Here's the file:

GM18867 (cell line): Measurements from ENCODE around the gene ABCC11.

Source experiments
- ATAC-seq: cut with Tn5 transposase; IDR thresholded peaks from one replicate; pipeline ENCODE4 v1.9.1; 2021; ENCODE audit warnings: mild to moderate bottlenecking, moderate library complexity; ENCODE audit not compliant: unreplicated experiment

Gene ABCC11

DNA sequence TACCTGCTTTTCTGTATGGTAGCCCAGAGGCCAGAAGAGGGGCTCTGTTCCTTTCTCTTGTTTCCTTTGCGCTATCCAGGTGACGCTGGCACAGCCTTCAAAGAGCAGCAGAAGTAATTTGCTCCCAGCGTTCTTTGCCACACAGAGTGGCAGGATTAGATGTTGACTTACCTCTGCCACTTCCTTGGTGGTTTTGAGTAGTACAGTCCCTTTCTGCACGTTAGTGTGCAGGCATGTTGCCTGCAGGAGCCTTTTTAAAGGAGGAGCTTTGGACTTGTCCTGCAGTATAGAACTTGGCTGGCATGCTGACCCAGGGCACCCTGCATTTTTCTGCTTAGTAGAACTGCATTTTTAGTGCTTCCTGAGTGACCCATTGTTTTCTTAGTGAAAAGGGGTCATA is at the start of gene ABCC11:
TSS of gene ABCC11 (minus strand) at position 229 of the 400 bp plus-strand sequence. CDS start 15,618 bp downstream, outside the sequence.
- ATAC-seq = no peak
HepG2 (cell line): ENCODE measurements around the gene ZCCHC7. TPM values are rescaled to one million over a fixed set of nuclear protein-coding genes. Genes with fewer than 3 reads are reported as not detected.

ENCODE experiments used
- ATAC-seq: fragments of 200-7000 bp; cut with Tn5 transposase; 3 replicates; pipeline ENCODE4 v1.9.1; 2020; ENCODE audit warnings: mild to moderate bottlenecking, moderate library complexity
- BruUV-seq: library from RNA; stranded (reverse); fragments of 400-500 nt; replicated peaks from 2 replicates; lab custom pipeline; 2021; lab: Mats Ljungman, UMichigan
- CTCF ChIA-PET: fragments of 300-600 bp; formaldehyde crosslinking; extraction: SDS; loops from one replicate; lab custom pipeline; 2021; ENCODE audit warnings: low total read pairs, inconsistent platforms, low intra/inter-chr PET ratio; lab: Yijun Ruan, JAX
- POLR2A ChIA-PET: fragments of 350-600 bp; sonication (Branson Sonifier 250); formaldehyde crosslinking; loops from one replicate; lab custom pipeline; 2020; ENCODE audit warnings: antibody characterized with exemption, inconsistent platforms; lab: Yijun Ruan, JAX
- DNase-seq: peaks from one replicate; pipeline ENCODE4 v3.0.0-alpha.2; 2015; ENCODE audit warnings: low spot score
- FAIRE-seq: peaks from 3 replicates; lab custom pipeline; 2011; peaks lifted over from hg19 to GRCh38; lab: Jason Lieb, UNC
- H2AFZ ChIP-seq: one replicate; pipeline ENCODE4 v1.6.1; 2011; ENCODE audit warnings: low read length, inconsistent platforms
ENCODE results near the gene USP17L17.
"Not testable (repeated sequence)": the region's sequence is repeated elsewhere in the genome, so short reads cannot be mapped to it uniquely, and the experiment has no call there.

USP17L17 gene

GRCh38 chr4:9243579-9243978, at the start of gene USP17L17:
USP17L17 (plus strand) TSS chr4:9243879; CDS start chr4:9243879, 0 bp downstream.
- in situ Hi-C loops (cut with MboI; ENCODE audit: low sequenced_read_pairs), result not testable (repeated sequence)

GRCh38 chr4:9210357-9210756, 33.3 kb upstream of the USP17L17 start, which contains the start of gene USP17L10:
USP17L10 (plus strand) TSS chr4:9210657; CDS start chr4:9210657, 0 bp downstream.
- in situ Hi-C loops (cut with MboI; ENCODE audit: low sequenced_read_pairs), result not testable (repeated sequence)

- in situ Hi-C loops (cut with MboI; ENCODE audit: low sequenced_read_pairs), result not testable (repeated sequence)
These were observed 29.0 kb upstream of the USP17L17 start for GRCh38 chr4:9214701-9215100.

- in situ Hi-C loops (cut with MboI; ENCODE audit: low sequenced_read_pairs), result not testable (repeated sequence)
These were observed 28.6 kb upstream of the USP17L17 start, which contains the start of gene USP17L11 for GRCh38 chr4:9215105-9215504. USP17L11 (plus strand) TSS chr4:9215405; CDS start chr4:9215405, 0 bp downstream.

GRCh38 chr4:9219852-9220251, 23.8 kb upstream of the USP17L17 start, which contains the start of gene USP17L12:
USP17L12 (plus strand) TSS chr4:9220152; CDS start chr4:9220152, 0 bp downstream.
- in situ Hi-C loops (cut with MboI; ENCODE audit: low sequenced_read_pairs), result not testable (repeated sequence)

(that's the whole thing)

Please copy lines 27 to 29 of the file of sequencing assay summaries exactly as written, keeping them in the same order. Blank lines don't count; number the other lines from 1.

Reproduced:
These were observed 29.0 kb upstream of the USP17L17 start for GRCh38 chr4:9214701-9215100.

- in situ Hi-C loops (cut with MboI; ENCODE audit: low sequenced_read_pairs), result not testable (repeated sequence)
These were observed 28.6 kb upstream of the USP17L17 start, which contains the start of gene USP17L11 for GRCh38 chr4:9215105-9215504. USP17L11 (plus strand) TSS chr4:9215405; CDS start chr4:9215405, 0 bp downstream.